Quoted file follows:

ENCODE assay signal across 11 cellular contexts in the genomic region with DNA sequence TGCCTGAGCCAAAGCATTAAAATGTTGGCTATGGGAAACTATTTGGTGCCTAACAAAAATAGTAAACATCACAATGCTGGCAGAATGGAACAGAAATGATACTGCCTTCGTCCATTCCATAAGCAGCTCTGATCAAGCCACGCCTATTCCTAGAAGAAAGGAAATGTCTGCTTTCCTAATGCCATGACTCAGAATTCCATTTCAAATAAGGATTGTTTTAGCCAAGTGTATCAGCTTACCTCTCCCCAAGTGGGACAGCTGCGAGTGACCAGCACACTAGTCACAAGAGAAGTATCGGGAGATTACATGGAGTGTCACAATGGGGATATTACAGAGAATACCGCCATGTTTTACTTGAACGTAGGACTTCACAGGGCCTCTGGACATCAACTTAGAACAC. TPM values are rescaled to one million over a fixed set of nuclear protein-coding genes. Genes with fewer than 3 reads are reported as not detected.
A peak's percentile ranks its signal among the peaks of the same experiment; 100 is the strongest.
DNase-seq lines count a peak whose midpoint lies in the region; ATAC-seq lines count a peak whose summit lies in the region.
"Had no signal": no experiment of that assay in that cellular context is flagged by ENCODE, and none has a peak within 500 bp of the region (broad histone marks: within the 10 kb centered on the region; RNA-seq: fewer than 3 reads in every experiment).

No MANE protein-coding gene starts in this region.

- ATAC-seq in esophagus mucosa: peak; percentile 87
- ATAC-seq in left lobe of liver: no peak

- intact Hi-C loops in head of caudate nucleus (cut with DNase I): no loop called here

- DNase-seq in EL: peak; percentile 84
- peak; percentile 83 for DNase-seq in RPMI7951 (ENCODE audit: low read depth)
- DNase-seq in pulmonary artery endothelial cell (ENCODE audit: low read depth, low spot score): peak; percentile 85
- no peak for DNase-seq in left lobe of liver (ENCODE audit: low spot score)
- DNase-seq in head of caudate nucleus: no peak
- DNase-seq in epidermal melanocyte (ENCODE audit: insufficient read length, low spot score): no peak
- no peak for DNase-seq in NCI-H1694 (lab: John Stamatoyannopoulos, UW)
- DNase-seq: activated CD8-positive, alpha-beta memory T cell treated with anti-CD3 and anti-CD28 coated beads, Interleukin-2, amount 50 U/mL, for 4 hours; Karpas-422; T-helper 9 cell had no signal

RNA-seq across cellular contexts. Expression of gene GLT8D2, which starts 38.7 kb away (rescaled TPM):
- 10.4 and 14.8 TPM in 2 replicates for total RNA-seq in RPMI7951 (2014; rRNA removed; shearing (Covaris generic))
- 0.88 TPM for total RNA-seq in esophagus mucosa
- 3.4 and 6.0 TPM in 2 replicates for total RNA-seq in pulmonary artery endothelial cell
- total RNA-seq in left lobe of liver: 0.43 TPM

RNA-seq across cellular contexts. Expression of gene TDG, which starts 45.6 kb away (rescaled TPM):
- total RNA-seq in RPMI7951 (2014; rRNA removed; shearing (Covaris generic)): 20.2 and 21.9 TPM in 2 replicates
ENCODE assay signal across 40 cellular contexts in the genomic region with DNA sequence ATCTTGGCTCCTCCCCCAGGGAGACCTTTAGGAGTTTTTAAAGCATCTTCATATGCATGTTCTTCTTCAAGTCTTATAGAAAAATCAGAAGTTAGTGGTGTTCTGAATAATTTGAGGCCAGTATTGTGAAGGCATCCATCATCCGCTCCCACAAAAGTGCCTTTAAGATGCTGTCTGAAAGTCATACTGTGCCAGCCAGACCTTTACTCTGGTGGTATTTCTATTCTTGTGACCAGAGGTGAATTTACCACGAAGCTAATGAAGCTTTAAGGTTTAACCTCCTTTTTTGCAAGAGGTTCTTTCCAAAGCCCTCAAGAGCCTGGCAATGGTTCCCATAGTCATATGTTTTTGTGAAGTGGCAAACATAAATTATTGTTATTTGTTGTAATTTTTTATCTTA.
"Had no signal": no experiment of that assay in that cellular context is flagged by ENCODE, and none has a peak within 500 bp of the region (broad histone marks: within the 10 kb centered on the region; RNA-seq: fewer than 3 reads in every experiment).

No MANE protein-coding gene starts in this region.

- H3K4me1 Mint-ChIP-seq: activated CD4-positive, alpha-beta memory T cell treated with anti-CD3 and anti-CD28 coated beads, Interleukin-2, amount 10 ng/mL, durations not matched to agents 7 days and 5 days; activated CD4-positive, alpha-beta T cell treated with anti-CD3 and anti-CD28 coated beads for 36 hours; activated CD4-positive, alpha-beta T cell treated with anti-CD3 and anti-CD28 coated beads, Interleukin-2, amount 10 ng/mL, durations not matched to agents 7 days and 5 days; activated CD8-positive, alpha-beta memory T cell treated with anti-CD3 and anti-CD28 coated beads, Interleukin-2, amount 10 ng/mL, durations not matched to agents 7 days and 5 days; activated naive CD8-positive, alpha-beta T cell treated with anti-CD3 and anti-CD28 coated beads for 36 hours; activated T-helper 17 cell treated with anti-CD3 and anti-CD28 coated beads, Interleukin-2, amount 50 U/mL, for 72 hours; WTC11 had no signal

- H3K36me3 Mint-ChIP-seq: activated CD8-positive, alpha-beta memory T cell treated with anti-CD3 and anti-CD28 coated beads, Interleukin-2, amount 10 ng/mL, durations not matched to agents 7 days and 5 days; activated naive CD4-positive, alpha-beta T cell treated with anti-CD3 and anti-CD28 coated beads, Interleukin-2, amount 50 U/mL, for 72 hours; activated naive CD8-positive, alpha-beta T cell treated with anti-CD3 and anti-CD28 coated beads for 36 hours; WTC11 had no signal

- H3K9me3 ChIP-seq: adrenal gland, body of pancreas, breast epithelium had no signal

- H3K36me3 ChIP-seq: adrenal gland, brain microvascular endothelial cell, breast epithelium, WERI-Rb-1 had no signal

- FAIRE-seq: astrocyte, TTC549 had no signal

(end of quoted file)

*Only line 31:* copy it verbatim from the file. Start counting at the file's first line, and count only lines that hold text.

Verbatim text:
- FAIRE-seq: astrocyte, TTC549 had no signal